EBICS partnered with the MIT Center for Environmental Health Sciences and the Edgerton Center to disseminate and evaluate their innovative models for teaching DNA replication, mRNA transcription, and protein translation. Through EBICS, students at Uni High School at the University of Illinois in Urbana-Champaign are using the models. We are also planning to make the kits available to specific schools within the Atlanta Public School System. The I-STEM Education Initiative is evaluating the kits placed in schools throughout the country. Visit the Edgerton Center for model curriculum information and instructional videos.
The DNA and Protein Sets were developed by Dr. Kathleen M. Vandiver, Co-Director of the Community Outreach and Education Core at the MIT Center for Environmental Health Sciences and a former public school teacher. Unlike most teaching tools, the sets are designed to teach processes, in addition to structure. The molecules are made to be manipulated, so students can perform the cellular functions involved in protein synthesis. Diverse populations including biology students, teachers, engineers, judges, and nurses have all found the learning experience interesting and memorable.
The models are ideal for teaching concepts to many different ages because of their universal appeal. Using these models students engage in a range of learning experiences including:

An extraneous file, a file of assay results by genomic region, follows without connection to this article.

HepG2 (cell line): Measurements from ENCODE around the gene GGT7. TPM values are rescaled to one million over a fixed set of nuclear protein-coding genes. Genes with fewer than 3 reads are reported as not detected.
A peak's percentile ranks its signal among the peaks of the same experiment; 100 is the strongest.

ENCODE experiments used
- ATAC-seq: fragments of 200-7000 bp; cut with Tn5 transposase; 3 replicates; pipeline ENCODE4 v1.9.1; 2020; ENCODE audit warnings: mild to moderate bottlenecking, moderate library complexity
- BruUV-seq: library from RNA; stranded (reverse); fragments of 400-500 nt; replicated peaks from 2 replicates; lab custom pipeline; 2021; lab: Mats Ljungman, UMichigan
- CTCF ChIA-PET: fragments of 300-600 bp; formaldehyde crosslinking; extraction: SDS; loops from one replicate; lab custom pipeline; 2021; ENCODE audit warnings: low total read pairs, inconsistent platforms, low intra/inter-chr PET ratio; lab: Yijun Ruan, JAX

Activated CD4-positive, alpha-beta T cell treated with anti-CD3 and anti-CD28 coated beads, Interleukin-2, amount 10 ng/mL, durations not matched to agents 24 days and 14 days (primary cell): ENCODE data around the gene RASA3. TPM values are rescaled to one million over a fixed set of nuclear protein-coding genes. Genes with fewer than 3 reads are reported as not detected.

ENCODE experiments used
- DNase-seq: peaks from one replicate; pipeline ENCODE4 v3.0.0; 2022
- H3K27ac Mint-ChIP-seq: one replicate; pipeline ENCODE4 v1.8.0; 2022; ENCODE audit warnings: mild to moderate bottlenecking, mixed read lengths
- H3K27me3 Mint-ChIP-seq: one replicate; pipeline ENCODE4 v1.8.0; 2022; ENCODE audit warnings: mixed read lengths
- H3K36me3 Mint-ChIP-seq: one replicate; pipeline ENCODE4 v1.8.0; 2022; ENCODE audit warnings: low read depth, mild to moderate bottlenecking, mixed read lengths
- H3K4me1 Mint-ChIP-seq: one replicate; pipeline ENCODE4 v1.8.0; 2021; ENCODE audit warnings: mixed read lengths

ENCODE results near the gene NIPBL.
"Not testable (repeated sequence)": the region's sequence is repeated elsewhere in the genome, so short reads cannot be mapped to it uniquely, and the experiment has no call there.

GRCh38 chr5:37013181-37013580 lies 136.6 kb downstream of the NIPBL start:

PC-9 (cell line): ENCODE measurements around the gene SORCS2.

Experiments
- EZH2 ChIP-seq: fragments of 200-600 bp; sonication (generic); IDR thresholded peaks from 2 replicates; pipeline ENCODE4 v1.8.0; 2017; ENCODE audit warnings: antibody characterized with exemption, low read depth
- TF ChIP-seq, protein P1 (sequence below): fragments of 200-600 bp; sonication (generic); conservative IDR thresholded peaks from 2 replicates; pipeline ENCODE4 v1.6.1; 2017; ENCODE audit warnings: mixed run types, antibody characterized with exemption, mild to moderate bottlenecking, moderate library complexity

- Assemble proteins from subunits
- Discover the DNA base pairing rule
- Decode messages in DNA genes
- Copy DNA into mRNA (transcription)
- Produce proteins from mRNA (translation)
- Build proteins to illustrate protein structure
- Compare mutations for genetic outcomes
- Use StarBiochem 3D protein viewer software
The models are designed to teach what the molecules do, not just what molecules look like. Students can perform the cell functions of DNA replication, mRNA transcription and tRNA translation. Chains of amino acids can be produced and folded into working protein shapes.
Movies for the DNA, Protein, and tRNA Curriculum Package can be found in the MIT TechTV Collection.
DNA Nucleotide Base Pairing